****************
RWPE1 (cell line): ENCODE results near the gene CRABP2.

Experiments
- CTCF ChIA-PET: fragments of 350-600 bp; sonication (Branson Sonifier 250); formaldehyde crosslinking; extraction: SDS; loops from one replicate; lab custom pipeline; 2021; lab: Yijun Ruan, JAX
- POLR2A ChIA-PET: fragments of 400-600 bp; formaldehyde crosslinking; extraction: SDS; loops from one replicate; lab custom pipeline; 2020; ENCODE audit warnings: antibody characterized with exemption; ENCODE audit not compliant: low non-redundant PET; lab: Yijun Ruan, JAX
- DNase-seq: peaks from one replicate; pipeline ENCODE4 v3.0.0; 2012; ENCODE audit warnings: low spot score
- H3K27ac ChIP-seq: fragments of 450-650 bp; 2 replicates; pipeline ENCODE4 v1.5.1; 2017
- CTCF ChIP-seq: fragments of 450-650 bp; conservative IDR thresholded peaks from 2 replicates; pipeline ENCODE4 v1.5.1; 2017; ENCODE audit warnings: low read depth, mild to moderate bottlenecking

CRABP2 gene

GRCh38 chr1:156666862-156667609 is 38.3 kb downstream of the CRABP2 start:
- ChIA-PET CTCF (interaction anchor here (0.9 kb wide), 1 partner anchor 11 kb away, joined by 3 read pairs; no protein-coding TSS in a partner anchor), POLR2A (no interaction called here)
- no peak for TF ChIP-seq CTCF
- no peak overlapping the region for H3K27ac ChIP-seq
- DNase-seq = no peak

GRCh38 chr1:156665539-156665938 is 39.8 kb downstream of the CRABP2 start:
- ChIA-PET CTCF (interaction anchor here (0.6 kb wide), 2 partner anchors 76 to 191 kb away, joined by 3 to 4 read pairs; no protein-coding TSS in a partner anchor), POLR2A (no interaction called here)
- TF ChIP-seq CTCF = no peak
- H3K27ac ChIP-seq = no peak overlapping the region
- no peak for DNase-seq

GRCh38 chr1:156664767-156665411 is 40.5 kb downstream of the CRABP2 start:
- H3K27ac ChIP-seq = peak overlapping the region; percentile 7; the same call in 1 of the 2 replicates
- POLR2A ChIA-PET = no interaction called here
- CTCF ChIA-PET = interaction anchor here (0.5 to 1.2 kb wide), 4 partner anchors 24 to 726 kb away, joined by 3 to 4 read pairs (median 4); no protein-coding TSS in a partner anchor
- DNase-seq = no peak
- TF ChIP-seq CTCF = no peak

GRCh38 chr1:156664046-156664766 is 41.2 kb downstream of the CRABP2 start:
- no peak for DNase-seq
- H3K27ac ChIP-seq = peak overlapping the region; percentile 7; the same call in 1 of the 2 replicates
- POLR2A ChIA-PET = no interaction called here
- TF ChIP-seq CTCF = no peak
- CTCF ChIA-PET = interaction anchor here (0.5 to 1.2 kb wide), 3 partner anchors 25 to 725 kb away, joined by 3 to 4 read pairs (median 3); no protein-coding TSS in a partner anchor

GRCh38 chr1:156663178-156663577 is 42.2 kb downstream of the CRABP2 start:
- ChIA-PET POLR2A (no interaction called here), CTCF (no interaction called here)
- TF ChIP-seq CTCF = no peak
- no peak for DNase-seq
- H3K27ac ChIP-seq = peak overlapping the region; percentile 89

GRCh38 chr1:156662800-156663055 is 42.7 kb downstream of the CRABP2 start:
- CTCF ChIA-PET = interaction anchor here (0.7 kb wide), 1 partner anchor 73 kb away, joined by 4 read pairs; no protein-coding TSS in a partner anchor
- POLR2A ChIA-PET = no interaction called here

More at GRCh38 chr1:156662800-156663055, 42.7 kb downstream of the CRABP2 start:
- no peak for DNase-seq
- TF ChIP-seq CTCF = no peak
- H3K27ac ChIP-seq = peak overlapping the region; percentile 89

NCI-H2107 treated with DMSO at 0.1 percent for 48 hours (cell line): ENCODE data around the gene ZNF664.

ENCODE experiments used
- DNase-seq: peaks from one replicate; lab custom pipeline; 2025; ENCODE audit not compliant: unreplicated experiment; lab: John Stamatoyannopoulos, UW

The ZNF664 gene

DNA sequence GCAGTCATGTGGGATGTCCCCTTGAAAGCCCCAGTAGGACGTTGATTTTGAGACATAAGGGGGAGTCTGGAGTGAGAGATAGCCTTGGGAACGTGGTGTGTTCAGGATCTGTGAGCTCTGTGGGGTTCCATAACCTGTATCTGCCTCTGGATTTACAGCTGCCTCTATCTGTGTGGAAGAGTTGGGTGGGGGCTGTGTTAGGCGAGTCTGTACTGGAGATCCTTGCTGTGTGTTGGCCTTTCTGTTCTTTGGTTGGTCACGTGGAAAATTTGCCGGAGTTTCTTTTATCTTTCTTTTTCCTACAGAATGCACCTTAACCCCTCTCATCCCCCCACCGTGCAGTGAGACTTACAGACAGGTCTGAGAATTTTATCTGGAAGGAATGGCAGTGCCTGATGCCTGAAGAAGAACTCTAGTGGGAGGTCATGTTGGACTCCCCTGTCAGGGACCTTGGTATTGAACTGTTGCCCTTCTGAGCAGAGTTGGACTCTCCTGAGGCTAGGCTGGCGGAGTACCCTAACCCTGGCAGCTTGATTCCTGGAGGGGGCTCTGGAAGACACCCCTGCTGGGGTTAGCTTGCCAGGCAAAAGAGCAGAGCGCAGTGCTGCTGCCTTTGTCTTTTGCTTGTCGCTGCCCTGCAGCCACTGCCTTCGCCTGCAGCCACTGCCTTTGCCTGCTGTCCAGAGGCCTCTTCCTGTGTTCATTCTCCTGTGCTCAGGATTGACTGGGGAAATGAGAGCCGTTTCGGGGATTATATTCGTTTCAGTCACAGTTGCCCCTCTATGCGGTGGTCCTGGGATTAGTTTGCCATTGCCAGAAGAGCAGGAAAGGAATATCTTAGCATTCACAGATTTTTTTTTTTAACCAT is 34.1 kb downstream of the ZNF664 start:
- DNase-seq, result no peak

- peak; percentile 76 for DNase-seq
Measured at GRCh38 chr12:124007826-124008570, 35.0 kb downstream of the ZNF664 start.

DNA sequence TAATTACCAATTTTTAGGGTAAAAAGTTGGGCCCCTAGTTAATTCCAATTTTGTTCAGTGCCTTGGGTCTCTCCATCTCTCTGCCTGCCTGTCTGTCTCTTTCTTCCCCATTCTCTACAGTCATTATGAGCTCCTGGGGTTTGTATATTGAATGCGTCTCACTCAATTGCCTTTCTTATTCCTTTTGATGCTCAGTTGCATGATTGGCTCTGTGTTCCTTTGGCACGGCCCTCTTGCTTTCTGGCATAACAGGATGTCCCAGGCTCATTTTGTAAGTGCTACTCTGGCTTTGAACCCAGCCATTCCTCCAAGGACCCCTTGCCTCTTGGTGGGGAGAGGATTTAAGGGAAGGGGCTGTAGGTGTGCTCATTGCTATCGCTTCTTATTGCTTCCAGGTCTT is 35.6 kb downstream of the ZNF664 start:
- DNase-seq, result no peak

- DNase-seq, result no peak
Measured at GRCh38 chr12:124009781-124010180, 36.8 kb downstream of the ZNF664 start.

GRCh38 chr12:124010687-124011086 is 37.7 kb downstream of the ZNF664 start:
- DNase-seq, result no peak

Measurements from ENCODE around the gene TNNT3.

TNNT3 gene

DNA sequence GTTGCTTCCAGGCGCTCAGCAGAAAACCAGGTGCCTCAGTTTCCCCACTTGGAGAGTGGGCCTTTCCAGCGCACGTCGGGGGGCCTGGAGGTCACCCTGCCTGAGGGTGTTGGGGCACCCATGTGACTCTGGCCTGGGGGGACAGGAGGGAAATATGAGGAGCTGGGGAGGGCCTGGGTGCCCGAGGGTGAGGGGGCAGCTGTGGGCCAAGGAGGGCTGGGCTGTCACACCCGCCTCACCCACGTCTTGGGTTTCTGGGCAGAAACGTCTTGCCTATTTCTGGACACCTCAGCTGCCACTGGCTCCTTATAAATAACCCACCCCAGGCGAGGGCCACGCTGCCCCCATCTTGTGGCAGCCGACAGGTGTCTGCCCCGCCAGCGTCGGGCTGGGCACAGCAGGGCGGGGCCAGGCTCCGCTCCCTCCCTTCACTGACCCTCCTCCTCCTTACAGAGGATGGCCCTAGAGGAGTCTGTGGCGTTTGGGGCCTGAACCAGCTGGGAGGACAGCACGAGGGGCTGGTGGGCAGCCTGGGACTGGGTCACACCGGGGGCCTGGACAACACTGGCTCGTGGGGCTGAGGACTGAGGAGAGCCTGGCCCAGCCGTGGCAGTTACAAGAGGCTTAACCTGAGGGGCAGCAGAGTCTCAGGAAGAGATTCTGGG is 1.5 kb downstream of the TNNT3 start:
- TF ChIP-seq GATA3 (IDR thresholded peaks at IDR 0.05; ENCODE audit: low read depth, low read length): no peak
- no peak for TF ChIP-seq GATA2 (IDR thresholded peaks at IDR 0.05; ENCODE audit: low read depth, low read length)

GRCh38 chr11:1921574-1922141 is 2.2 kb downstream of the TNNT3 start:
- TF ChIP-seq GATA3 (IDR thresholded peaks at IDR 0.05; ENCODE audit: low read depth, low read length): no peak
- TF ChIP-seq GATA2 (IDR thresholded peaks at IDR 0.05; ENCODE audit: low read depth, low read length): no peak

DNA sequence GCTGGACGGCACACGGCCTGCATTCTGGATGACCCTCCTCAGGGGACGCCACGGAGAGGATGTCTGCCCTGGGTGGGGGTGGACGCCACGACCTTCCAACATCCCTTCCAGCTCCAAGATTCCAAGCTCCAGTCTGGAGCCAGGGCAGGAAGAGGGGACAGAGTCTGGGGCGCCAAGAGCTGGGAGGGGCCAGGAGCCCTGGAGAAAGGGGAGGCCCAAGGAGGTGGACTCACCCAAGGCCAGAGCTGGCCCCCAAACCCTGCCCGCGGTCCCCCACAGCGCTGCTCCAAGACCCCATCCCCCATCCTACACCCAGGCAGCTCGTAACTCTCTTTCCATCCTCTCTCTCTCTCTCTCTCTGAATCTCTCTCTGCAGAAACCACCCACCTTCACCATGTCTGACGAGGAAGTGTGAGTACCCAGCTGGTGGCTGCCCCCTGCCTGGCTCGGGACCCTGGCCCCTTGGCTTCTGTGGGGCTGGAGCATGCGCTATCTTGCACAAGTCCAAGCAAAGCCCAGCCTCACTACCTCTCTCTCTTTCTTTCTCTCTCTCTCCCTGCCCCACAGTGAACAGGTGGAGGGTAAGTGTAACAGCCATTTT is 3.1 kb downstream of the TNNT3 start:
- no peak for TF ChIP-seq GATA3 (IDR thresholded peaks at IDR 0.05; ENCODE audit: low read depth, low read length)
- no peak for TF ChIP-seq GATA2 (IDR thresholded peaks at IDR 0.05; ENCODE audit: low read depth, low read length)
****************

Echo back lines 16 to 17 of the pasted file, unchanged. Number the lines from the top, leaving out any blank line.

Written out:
- TF ChIP-seq CTCF = no peak
- H3K27ac ChIP-seq = no peak overlapping the region